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Posts tagged Chesapeake Bay

Sunglint on Bays of USA’s East Coast

35.3N 75.8W

May 18th, 2013 Category: Climate Change

USA – May 10th, 2013

Sunglint reflecting off the Atlantic Ocean highlights the contours of bays along the East Coast of the United States of America: Chesapeake Bay, Albemarle Sound and Pamlico Sound (from top to bottom).

The Albemarle-Pamlico Estuarine System is one of the largest and most important in the United States. Covering approximately 7,530 square kilometers (2,900 square miles), the waters of the system comprise the second largest estuarine system on the East Coast of the United States, exceeded in area by only the Chesapeake Bay.

The Albemarle-Pamlico Estuarine System is comprised of an extensive complex of creeks, rivers, swamps, marshes, and open water sounds dominating northeastern North Carolina. Tributaries originating in the mountains and piedmont serve as conduits from a major portion of North Carolina and southern Virginia. Albemarle Sound is the
drowned portion of the Roanoke River and its extensive floodplain.

The Coastal Plain of the Albemarle-Pamlico Region is widely recognized as among the USA’s most vulnerable landscapes to relative sea level rise and associated climate phenomena. The indicators “ambient air temperature,” “storm frequency and intensity,” and “relative sea level rise” all offer insights into the influence of climate stressors on the Albemarle-Pamlico ecosystem (click here for more information).

Bays and Cities Along USA’s East Coast

40.2N 74.7W

October 25th, 2012 Category: Sediments

USA – October 22nd, 2012

Several important cities and state capitals can be seen as grey areas along the east coast of the United States of America. From upper right to lower left we can observe New York City, Newark, Trenton, Philadelphia, Baltimore and Washington, D.C. Sediments can be observed in Delaware Bay (between southern New Jersey and Delaware, near the image center), though fewer are visible in Chesapeake Bay (southwest of the former).

Bays and Sounds in North Carolina and Virginia, USA

37.2N 76W

May 5th, 2012 Category: Lakes

USA - April 17th, 2012

Sediments cloud two large sounds by the coast of North Carolina, separated from the Atlantic Ocean by a chain of low-laying, sandy barrier islands known as the Outer Banks. The light green sound is Pamlico Sound, and the greyish brown sound above it is Albemarle Sound.

The former is the largest lagoon along the east coast of the USA, with a length of 129 km (80 mi) and a width that ranges from 24 to 48 km (15 to 30 miles). The sediments in the sound come from rivers such as the Neuse and the Pamlico.

Visible to the north of the two sounds, in the upper right quadrant, is Cape Charles, a headland in Northampton County, Virginia. It forms the northern side of the entrance to the Chesapeake Bay. Cape Henry, which forms the southern side of the entrance to the Chesapeake Bay, and Cape Charles are collectively known as the Virginia Capes.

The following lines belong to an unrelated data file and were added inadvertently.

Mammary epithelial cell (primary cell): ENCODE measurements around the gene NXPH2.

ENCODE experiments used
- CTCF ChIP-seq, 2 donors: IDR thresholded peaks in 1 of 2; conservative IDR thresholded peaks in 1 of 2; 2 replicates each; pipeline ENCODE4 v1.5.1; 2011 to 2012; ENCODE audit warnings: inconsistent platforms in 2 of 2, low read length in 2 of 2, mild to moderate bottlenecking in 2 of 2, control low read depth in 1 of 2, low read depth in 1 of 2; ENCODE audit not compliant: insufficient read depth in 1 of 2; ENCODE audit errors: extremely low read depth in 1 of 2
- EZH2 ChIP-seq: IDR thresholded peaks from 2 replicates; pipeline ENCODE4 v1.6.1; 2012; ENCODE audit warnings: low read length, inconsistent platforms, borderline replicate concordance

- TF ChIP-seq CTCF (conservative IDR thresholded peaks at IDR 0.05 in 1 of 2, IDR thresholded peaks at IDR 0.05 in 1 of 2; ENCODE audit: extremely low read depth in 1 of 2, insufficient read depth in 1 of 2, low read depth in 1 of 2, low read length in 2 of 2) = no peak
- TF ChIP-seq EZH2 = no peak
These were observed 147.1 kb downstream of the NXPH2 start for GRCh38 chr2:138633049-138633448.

Chesapeake Bay, the USA’s Largest Estuary – January 19th, 2012

37.5N 76.1W

January 19th, 2012 Category: Image of the day

USA - January 5th, 2012

This wide-swath ASAR image shows the Chesapeake Bay, the largest estuary in the United States. It lies off the Atlantic Ocean, surrounded by Maryland and Virginia. The Chesapeake Bay’s drainage basin covers 64,299 square miles (166,534 km2) in the District of Columbia and parts of six states: New York, Pennsylvania, Delaware, Maryland, Virginia, and West Virginia. More than 150 rivers and streams drain into the bay.

The Chesapeake Bay is approximately 200 miles (300 km) long, from the Susquehanna River in the north to the Atlantic Ocean in the south. At its narrowest point between Kent County’s Plum Point (near Newtown) and the Harford County shore near Romney Creek, the bay is 2.8 miles (4.5 km) wide; at its widest point, just south of the mouth of the Potomac River, it is 30 miles (50 km) wide. Total shoreline for the bay and its tributaries is 11,684 miles (18,804 km), and the surface area of the bay and its major tributaries is 4,479 square miles (11,601 km2). Average depth of the bay is 46 feet (14 m) and the maximum depth is 208 feet (63 m).

Bays and Sounds Along Coastal Virginia and North Carolina, USA

35.3N 75.8W

May 1st, 2011 Category: Snapshots

USA - April 15th, 2011

Several large bodies of water can be observed in this image of North Carolina (lower two-thirds) and Virginia (upper third), along the east coast of the United States of America.

At the top is part of the Chesapeake Bay is the largest estuary in the United States. It lies off the Atlantic Ocean, surrounded by Maryland (the southern tip of which is visible at the upper right) and Virginia.

Moving southward down the coast, one comes to the greyish brown Albermarle Sound, in North Carolina. Below it is the greenish Pamlico Sound, the largest lagoon along the U.S. East Coast. Both sounds are separated from the Atlantic Ocean by the Outer Banks, a row of low, sandy barrier islands.